Information Possibly Outdated
The information presented on this page was originally released on August 3, 2009. It may not be outdated, but please search our site for more current information. If you plan to quote or reference this information in a publication, please check with the Extension specialist or author before proceeding.
Gregory Bohach of Idaho named new MSU ag vice president
MISSISSIPPI STATE -- A senior agriculture administrator at the University of Idaho is the new vice president for one of Mississippi State University's oldest academic units.
MSU President Mark Keenum announced Monday [Aug. 3] that Gregory A. Bohach is being named vice president for the Division of Agriculture, Forestry and Veterinary Medicine. His appointment is pending formal approval by the Board of Trustees, State Institutions of Higher Learning.
"Agriculture is one of Mississippi State's historic academic foundations," Keenum said. "With Dr. Bohach's broad educational background and professional experience, we have found a true 21st century leader for the Division of Agriculture, Forestry and Veterinary Medicine.
"Like other institutions of higher learning throughout the nation, MSU is facing tremendous present and future challenges," he added. "We are confident Dr. Bohach has the necessary skills to enhance our well-established national reputation and address the evolving missions of this critical unit that directly serves so many aspects of life in our state and nation."
Bohach has been serving concurrently as associate dean of Idaho's College of Agricultural and Life Sciences, and director of the Idaho Agricultural Experiment Station, Idaho Center for Host-Pathogen Interaction Research, and Idaho State EPSCor/IDeA Programs.
He holds a bachelor's degree from the University of Pittsburgh/Johnstown, and master's and doctoral degrees from West Virginia University. He also completed a master's at Connemaugh Memorial Hospital in Johnstown and post-doctoral work at the University of Minnesota.
Complete information on Bohach's professional career, as well as the MSU vice presidential search process is available at www.agvpsearch.msstate.edu/.
In a vision statement submitted as part of the interview process, Bohach said leaders at land-grant institutions like MSU and Idaho "must have in-depth knowledge and appreciation of crop and animal commodities and the forestry industry, and also how they impact the environment and society."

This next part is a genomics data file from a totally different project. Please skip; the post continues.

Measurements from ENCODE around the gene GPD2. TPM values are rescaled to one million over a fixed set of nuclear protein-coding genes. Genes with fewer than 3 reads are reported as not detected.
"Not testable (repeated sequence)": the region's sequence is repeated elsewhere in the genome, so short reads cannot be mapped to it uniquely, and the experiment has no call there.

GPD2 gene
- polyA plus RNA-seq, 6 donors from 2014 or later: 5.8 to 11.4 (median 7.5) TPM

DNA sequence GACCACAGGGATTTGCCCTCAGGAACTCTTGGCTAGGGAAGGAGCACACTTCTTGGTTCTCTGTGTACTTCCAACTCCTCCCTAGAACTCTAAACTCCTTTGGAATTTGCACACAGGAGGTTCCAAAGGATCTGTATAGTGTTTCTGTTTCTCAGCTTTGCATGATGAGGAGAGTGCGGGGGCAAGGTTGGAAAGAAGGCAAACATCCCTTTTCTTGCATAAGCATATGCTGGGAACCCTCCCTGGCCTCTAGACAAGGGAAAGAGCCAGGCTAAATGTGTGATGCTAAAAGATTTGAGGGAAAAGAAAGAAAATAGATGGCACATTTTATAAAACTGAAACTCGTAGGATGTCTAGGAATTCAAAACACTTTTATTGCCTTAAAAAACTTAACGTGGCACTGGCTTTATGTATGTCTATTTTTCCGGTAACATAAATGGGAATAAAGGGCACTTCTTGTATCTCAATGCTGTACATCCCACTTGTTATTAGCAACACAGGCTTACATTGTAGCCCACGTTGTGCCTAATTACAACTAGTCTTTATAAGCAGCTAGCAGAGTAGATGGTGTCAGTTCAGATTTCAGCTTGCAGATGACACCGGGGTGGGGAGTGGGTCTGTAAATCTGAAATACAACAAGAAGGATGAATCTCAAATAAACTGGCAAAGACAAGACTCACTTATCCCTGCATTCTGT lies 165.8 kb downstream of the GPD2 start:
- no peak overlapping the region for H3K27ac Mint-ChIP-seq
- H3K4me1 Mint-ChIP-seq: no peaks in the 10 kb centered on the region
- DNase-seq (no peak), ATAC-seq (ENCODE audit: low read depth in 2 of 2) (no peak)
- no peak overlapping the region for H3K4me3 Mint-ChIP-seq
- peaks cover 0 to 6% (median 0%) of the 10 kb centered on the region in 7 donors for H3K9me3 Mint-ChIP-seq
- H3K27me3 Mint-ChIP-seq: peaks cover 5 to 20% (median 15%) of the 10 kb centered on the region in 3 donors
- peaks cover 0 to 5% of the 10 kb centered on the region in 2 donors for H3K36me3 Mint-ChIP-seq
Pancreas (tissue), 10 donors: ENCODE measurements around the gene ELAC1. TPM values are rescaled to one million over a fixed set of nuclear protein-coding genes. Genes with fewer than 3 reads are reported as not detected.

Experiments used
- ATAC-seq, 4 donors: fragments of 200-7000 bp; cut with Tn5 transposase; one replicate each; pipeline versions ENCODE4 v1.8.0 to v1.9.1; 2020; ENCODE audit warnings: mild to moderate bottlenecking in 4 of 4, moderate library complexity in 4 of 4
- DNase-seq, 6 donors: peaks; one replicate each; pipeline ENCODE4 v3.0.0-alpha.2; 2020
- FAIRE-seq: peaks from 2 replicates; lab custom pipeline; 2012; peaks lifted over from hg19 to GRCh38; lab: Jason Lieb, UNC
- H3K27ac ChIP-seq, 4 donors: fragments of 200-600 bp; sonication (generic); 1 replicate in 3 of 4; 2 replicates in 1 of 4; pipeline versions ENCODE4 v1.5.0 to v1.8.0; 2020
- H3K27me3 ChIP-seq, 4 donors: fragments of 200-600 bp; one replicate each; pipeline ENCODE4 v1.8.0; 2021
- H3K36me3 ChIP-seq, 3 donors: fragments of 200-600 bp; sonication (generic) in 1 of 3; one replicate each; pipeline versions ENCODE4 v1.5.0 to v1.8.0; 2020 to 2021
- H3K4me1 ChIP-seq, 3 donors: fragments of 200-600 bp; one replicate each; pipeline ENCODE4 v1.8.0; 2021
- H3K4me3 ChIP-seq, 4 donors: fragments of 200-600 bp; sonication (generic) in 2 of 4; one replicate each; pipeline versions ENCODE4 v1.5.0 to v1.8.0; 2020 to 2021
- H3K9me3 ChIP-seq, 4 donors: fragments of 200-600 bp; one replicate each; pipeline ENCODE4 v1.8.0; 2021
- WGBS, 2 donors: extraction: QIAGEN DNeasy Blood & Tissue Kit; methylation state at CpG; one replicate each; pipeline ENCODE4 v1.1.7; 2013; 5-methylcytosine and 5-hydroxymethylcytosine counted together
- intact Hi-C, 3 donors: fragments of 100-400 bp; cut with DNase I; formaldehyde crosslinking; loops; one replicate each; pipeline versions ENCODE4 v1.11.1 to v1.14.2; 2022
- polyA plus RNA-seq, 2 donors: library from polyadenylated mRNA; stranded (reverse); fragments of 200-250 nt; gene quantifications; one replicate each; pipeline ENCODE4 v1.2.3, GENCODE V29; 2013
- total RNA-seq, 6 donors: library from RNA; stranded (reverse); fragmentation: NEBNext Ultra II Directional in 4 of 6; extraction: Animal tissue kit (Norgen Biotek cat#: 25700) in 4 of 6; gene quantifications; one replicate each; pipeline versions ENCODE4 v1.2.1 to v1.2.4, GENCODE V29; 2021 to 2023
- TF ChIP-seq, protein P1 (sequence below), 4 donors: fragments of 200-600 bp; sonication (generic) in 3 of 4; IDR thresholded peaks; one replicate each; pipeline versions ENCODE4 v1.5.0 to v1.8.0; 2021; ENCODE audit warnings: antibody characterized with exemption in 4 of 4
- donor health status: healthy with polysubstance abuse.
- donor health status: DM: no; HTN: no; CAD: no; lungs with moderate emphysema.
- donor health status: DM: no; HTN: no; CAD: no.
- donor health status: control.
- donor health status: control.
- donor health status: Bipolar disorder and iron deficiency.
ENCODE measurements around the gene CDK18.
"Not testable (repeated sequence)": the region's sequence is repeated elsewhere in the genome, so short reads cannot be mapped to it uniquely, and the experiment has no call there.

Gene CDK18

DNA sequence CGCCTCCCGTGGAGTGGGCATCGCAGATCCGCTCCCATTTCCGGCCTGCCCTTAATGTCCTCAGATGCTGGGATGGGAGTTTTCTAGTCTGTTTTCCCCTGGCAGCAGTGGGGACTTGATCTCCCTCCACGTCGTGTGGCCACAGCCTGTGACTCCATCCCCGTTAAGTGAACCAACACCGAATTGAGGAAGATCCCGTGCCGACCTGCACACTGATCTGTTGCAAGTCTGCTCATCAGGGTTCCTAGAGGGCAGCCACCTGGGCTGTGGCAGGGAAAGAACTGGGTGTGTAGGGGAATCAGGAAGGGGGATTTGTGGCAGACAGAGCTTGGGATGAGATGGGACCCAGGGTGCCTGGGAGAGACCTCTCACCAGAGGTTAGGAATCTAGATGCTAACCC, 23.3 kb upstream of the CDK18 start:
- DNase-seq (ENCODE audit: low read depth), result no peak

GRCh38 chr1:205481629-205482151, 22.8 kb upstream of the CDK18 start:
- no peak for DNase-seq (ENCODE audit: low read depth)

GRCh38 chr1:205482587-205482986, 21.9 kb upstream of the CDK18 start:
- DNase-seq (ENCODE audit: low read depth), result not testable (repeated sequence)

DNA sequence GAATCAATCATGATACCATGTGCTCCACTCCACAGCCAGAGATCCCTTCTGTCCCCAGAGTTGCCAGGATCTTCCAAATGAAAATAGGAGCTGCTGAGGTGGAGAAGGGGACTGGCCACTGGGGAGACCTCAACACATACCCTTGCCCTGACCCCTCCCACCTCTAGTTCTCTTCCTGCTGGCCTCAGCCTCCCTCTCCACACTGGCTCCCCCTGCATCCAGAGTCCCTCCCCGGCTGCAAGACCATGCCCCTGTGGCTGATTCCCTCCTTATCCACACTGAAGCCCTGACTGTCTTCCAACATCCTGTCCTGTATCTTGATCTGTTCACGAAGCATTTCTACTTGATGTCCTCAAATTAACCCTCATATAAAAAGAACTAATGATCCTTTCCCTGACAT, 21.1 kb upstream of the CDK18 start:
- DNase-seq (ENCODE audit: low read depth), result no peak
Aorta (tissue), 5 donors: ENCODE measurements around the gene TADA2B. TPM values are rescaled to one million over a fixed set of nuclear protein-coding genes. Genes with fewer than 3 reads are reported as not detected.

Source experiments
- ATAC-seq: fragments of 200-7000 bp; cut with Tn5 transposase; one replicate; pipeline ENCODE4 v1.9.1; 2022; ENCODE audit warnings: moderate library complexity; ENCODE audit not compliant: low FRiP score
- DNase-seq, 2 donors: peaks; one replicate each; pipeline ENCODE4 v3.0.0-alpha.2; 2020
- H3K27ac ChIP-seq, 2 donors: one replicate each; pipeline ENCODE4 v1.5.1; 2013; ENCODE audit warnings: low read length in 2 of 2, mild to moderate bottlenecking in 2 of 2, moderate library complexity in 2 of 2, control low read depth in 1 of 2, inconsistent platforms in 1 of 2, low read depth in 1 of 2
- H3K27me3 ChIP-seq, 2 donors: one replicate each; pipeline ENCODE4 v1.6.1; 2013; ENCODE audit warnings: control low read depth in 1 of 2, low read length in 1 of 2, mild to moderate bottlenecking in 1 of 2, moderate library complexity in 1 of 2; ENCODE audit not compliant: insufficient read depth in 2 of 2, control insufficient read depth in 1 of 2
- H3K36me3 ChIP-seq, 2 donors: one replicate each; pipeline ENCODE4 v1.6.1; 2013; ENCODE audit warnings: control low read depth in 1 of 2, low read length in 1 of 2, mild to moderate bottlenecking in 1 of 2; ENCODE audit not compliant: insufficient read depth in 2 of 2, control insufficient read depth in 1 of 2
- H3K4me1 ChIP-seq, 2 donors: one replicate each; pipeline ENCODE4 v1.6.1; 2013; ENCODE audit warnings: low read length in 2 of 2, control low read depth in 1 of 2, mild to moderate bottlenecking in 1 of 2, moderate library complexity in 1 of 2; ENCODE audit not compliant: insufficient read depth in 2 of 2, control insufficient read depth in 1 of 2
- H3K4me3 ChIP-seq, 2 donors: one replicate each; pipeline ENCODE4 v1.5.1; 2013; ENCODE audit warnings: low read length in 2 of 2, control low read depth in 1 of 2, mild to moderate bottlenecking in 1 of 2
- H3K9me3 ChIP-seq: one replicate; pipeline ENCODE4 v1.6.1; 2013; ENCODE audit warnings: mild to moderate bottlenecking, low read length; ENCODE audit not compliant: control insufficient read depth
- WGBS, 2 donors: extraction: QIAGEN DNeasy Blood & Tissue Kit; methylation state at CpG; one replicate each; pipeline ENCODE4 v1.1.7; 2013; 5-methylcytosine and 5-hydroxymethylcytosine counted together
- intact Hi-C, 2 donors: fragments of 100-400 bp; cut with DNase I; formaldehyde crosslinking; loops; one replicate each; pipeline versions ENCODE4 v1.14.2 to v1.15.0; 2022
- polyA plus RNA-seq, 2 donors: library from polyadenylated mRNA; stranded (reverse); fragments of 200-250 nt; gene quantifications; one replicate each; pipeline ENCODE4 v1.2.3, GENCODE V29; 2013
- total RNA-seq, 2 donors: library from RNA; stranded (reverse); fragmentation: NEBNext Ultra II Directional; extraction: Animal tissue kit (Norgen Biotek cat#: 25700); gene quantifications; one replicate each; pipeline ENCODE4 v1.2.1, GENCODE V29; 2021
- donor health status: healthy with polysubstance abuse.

In the prepared statement, he observed, among other things, that:
--Natural-resource use and allocation "are becoming highly scrutinized and undoubtedly will affect these industries to a much greater extent in the future."
--Agriculture, forestry and veterinary medicine soon will "experience increased visibility and prominence" due to predictions "that we will face substantial global population increases, debates concerning water quality and availability, climate change, calls for sustainable energy, and new social and economic issues in both urban and rural communities."
--Land-grant institutions are being called upon to address these and other emerging issues.
"In doing so, we must identify key programs in which to invest resources," he added.
Bohach will hold a faculty appointment in MSU's department of biochemistry and molecular biology, as well as adjunct faculty status in the College of Veterinary Medicine's basic sciences department.
The Division of Agriculture, Forestry and Veterinary Medicine is composed of six major units: the colleges of Agriculture and Life Sciences, Forest Resources, and Veterinary Medicine; Forest and Wildlife Research Center; Mississippi Agricultural and Forestry Experiment Station; and MSU Extension Service.
Primary functions performed by division employees are teaching, research, extension, and service. These take place at the main MSU campus, three diagnostic laboratories, four research and extension centers, 15 branch stations and locations, and county extension offices in all 82 counties.
In addition to university students, the division serves agriculture and forestry producers, agribusiness firms, industrial firms, families, youth, local government entities, and numerous other organizations and associations.
Longtime division administrator Melissa J. Mixon has been serving as interim vice president.